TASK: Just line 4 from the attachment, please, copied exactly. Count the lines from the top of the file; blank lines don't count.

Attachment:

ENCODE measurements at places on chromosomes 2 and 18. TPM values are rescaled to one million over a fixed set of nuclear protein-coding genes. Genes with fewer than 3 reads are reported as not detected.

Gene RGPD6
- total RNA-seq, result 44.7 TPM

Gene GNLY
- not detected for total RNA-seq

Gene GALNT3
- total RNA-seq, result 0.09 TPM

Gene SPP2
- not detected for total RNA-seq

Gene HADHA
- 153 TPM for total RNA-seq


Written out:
Gene GNLY